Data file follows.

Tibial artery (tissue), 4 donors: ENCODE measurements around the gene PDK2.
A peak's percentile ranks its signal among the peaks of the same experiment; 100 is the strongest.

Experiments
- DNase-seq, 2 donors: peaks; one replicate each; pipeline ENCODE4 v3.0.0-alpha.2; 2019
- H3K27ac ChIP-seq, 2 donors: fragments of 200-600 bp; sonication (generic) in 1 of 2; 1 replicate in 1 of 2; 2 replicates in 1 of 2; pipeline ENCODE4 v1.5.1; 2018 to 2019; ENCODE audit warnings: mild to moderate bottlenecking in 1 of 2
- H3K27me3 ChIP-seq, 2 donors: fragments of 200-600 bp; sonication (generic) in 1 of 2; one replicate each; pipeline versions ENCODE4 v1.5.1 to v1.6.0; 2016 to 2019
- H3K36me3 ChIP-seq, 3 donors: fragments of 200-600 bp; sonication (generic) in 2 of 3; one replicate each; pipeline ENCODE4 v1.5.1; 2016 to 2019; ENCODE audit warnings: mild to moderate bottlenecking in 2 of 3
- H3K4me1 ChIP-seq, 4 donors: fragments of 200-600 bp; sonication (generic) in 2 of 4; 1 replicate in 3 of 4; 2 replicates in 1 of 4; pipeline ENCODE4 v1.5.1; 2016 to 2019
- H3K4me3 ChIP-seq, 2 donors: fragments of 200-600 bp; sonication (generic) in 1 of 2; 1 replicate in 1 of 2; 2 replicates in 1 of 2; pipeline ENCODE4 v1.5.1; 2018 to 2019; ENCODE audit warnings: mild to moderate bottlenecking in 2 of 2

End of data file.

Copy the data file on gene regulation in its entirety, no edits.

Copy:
Tibial artery (tissue), 4 donors: ENCODE measurements around the gene PDK2.
A peak's percentile ranks its signal among the peaks of the same experiment; 100 is the strongest.

Experiments
- DNase-seq, 2 donors: peaks; one replicate each; pipeline ENCODE4 v3.0.0-alpha.2; 2019
- H3K27ac ChIP-seq, 2 donors: fragments of 200-600 bp; sonication (generic) in 1 of 2; 1 replicate in 1 of 2; 2 replicates in 1 of 2; pipeline ENCODE4 v1.5.1; 2018 to 2019; ENCODE audit warnings: mild to moderate bottlenecking in 1 of 2
- H3K27me3 ChIP-seq, 2 donors: fragments of 200-600 bp; sonication (generic) in 1 of 2; one replicate each; pipeline versions ENCODE4 v1.5.1 to v1.6.0; 2016 to 2019
- H3K36me3 ChIP-seq, 3 donors: fragments of 200-600 bp; sonication (generic) in 2 of 3; one replicate each; pipeline ENCODE4 v1.5.1; 2016 to 2019; ENCODE audit warnings: mild to moderate bottlenecking in 2 of 3
- H3K4me1 ChIP-seq, 4 donors: fragments of 200-600 bp; sonication (generic) in 2 of 4; 1 replicate in 3 of 4; 2 replicates in 1 of 4; pipeline ENCODE4 v1.5.1; 2016 to 2019
- H3K4me3 ChIP-seq, 2 donors: fragments of 200-600 bp; sonication (generic) in 1 of 2; 1 replicate in 1 of 2; 2 replicates in 1 of 2; pipeline ENCODE4 v1.5.1; 2018 to 2019; ENCODE audit warnings: mild to moderate bottlenecking in 2 of 2